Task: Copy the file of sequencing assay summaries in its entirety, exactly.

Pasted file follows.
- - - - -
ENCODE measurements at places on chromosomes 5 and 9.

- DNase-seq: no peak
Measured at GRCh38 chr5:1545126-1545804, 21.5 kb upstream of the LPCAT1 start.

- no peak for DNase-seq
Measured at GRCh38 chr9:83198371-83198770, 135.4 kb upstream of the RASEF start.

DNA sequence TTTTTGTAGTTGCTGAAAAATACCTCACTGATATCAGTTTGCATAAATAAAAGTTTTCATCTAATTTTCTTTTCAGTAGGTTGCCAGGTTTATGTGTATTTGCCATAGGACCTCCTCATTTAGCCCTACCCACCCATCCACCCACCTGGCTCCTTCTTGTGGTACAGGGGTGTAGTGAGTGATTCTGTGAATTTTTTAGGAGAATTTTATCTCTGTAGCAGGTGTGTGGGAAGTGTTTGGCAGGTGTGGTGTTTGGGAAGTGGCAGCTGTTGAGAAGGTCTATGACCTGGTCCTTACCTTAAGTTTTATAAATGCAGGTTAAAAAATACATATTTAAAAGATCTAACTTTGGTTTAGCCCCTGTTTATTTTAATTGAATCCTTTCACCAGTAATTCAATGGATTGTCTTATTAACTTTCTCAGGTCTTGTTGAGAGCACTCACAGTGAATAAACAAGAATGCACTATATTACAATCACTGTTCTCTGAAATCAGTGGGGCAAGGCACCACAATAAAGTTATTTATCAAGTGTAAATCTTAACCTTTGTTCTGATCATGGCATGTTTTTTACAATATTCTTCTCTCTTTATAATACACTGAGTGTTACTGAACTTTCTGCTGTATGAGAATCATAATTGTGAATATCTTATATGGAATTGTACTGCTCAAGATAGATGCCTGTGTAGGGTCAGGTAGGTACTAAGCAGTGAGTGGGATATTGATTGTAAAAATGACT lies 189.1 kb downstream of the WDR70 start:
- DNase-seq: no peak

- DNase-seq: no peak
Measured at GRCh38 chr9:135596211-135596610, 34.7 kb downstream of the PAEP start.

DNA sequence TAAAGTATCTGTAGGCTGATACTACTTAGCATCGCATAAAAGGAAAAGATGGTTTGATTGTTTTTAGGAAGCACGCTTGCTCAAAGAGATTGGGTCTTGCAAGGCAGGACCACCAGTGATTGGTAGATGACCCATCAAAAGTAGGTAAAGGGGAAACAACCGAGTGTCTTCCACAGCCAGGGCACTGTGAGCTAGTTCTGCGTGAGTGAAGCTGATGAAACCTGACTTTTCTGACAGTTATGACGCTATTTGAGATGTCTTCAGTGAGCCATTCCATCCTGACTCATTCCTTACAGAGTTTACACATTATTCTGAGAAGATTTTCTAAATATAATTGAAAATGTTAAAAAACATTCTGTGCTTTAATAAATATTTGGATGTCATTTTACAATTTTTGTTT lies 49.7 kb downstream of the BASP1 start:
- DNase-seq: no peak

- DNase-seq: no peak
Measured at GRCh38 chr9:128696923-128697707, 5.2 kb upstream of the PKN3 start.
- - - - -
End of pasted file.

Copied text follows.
ENCODE measurements at places on chromosomes 5 and 9.

- DNase-seq: no peak
Measured at GRCh38 chr5:1545126-1545804, 21.5 kb upstream of the LPCAT1 start.

- no peak for DNase-seq
Measured at GRCh38 chr9:83198371-83198770, 135.4 kb upstream of the RASEF start.

DNA sequence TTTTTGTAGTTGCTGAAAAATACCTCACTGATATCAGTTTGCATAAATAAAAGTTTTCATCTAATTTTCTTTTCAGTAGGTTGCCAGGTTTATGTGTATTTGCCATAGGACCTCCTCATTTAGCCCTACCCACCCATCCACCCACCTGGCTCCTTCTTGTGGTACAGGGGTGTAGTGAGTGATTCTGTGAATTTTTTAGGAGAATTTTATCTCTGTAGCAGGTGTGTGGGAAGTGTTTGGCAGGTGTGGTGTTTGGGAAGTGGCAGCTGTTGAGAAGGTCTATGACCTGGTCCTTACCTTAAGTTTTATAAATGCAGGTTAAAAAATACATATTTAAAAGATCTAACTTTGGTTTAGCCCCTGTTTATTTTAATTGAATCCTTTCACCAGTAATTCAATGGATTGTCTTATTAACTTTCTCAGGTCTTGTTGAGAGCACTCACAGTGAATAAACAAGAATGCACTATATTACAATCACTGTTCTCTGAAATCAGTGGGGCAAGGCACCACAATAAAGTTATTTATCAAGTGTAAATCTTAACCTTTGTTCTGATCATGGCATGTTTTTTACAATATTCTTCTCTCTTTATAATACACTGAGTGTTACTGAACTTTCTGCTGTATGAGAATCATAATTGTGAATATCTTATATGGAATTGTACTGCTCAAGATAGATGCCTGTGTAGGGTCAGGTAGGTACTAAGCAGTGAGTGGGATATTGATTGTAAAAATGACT lies 189.1 kb downstream of the WDR70 start:
- DNase-seq: no peak

- DNase-seq: no peak
Measured at GRCh38 chr9:135596211-135596610, 34.7 kb downstream of the PAEP start.

DNA sequence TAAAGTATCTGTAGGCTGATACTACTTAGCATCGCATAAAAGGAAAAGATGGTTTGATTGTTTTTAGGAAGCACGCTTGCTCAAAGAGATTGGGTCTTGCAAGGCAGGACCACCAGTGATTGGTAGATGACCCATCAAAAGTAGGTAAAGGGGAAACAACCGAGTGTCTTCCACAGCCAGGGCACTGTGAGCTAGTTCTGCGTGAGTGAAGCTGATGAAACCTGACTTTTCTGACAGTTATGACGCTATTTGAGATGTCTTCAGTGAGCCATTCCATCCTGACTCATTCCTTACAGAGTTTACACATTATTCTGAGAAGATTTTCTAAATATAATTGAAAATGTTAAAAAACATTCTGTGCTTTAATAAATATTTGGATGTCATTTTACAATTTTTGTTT lies 49.7 kb downstream of the BASP1 start:
- DNase-seq: no peak

- DNase-seq: no peak
Measured at GRCh38 chr9:128696923-128697707, 5.2 kb upstream of the PKN3 start.